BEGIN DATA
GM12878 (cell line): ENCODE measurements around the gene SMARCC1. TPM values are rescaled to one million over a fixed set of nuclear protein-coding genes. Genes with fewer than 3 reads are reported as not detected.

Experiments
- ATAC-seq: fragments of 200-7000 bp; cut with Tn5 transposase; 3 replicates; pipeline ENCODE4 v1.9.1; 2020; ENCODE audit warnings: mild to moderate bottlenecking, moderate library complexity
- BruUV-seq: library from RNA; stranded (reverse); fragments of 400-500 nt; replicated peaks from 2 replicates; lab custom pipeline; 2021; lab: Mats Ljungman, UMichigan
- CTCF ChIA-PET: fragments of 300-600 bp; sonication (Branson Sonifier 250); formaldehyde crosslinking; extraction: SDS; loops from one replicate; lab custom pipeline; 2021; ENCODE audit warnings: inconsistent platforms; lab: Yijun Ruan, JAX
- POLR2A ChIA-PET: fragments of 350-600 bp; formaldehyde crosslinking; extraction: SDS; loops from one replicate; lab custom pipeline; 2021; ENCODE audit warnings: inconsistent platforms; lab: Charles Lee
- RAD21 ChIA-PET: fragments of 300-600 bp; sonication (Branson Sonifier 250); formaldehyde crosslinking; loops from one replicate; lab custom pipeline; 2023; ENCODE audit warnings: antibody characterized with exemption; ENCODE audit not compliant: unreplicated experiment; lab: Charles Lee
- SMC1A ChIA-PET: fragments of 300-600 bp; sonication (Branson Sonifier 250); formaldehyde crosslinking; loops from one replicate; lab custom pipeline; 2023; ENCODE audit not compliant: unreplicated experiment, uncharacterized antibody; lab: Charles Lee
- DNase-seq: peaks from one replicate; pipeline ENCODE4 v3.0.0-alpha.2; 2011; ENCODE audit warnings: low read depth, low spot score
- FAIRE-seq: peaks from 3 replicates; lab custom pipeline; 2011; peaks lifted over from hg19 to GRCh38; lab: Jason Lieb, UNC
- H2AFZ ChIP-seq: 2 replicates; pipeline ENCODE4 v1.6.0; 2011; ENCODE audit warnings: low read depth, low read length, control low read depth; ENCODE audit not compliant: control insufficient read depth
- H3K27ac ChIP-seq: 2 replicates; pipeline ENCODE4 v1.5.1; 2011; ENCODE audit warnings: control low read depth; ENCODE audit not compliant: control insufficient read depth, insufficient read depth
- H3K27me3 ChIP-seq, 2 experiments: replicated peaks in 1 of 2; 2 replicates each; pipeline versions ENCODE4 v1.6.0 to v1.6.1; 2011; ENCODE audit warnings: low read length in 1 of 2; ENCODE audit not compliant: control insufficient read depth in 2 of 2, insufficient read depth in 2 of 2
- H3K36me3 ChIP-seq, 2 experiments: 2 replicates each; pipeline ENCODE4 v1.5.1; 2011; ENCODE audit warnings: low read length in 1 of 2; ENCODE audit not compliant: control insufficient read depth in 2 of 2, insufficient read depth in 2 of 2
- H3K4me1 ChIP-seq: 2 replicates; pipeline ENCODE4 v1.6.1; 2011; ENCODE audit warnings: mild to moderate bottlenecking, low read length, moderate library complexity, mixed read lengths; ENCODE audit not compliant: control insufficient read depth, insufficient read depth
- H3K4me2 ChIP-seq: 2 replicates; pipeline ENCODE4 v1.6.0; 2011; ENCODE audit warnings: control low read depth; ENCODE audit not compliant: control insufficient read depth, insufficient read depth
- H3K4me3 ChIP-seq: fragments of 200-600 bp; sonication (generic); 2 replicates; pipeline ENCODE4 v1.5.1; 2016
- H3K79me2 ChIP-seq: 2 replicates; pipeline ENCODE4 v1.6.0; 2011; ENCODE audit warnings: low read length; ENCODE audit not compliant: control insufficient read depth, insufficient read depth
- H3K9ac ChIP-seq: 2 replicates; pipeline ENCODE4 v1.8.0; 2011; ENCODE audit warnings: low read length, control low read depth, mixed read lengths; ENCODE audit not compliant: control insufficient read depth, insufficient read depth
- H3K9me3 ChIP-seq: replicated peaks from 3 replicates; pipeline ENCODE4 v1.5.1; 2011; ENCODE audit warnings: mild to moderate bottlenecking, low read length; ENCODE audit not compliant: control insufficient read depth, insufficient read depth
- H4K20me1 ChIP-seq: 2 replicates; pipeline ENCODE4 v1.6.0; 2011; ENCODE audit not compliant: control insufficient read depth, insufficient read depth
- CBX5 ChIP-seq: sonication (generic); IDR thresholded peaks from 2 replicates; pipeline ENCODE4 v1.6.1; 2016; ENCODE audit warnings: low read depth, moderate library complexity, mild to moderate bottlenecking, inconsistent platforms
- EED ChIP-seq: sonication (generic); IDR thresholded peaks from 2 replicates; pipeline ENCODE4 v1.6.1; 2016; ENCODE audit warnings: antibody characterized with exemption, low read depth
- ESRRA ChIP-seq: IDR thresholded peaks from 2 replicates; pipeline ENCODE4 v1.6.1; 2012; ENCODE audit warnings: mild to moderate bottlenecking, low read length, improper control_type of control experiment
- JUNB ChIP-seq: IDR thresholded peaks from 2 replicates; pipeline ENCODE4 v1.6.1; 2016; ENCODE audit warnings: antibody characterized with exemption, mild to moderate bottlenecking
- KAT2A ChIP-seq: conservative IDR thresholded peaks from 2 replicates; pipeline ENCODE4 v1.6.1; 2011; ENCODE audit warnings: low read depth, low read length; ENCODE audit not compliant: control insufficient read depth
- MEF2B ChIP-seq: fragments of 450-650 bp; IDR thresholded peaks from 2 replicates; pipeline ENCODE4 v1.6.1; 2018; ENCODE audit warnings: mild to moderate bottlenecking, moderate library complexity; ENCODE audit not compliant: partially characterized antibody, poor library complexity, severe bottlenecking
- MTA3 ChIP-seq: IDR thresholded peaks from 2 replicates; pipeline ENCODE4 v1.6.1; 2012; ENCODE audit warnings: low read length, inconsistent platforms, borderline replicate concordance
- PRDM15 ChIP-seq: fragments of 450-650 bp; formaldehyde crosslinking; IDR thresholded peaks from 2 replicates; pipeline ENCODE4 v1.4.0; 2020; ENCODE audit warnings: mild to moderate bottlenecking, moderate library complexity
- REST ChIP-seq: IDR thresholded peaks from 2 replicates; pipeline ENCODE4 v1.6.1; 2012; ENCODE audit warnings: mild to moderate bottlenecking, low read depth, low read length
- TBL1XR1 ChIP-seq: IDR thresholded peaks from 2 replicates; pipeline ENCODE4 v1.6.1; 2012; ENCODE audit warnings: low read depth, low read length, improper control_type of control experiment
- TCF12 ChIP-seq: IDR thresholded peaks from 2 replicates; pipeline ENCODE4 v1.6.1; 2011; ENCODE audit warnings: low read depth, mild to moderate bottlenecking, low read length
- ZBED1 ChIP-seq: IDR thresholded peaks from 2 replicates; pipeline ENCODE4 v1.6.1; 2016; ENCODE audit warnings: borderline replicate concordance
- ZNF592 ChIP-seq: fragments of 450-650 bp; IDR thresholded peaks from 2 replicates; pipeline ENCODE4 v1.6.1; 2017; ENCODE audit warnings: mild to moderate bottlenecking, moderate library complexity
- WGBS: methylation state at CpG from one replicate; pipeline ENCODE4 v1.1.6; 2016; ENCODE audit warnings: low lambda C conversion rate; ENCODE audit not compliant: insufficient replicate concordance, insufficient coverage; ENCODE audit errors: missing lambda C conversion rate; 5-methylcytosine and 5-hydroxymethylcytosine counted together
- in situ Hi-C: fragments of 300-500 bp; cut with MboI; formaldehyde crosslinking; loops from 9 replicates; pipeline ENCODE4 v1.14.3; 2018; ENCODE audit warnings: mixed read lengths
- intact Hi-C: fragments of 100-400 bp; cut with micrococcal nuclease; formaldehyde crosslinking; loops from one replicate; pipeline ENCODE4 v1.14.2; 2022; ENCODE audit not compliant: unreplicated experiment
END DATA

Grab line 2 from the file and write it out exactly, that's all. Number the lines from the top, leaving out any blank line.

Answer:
Experiments